Rexall drugstore chain changing hands in $3B deal
Linda Nguyen, The Canadian Press
Published Wednesday, March 2, 2016 9:20AM EST
Last Updated Wednesday, March 2, 2016 3:46PM EST
National drugstore chain Rexall Health is being sold to U.S. health care giant McKesson Corp. in a C$3-billion deal that one observer said was likely driven in part by the low Canadian dollar.
The sale by the Katz Group, which is still subject to regulatory approvals, includes 470 retail pharmacies, a group of family doctor clinics and ClaimSecure Inc., a healthcare management and technology firm.
This isn't the first time McKesson has signed a deal with the Edmonton-based Katz Group. In 2012, the prescription drug distributor acquired Katz's independent outlets and franchise businesses -- primarily operating as I.D.A and Guardian -- for about $920 million.
The two companies said Wednesday the deal was a "natural next step" in a business relationship that has spanned 20 years. It will also expand McKesson's footprint in a country where there is a wealth of opportunity, said John Hammergren, chairman and CEO of the San Francisco-based firm.
"Canada's healthcare environment is rapidly evolving; it is marked by a move of primary care into pharmacy and increasingly complex patient demand," he said in a news release Wednesday.
"With today's announcement, McKesson will bring together the strengths and expertise of our diverse portfolio to address challenges and opportunities in delivering the very best patient care."
McKesson, the Katz Group and Rexall all declined interview requests.
Retail analyst Bruce Winder said the low loonie likely helped the deal come to fruition.
"Canadian companies are going for a lot cheaper than they were even two years ago, which means that they have a greater chance in the return on investment by paying such a lower acquisition cost for the entity," said Winder, a partner and founder of Retail Advisors Network.
"With the U.S. economy surely but slowly picking up, and the Canadian dollar being as weak as it is, everything is on sale in Canada."
McKesson also probably sees value in Rexall's already established retail outlets, Winder said. In recent years, the drugstore chain has built bigger and brighter stores and introduced more grocery and private product label lines as it faces stiffer competition in the growing pharmacy market.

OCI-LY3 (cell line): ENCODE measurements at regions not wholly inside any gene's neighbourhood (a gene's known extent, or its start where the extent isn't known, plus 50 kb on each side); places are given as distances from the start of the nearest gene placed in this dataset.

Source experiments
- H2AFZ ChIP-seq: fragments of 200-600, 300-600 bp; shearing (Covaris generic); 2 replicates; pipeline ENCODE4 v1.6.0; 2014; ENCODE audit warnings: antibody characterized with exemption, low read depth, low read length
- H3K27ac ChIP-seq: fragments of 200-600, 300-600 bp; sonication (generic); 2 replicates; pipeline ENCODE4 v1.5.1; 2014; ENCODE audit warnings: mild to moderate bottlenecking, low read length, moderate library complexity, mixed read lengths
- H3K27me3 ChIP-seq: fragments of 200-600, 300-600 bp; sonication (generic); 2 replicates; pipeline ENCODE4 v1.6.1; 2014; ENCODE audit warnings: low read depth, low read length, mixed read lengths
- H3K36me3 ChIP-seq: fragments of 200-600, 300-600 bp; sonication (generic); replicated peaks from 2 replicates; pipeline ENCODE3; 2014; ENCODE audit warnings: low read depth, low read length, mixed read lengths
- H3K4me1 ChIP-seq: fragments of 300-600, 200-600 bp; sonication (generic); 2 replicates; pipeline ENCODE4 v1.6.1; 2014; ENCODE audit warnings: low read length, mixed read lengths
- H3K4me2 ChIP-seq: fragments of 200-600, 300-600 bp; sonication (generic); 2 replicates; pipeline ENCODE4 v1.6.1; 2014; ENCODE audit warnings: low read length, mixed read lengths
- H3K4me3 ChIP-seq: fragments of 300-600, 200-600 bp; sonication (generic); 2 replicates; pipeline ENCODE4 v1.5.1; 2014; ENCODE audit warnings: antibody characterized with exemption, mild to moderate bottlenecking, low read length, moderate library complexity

"They sort of showcased what they can do if given the right capital with some of their newer outlets," he said.
"It appeared from the outside that it was an asset that was sort of undervalued and hadn't yet quite hit its stride."
With the backing of McKesson, Rexall has an opportunity to expand its renovations and open up more stores, said Winder.
McKesson said Rexall Health will continue to be led by its current management, headed by CEO Jurgen Schreiber, the former chief executive of Canada's largest pharmacy chain, Shoppers Drug Mart.
After the deal closes, which is expected to happen later this year, McKesson is expected to have 13,000 employees in Canada, including 8,700 from Rexall.
Winder's business partner, Tony Whitehouse, said Rexall could be seen as an attractive asset to some of Canada's biggest grocery store chains in the future.
In 2013, Loblaw Companies Inc. (TSX:L) acquired Shoppers Drug Mart in a $12.4-billion deal, merging the grocery and pharmaceutical markets.
RBC analyst Irene Nattel said the Rexall deal, which will be funded by cash and debt, was not entirely a surprise.
Since McKesson was already acting as a supplier to Rexall, Nattel doesn't believe the sale will have any "significant implications" to its competitors, Quebec-based pharmacy giant Jean Coutu (TSX:PJC.A) or Shoppers.
The founder and chairman of the Katz Group, Daryl Katz, said his company will continue to invest in its three other types of business -- real estate, sports and entertainment, and investments. The company owns the Edmonton Oilers and is helping develop a new hockey arena, Rogers Place, which is set to open this fall.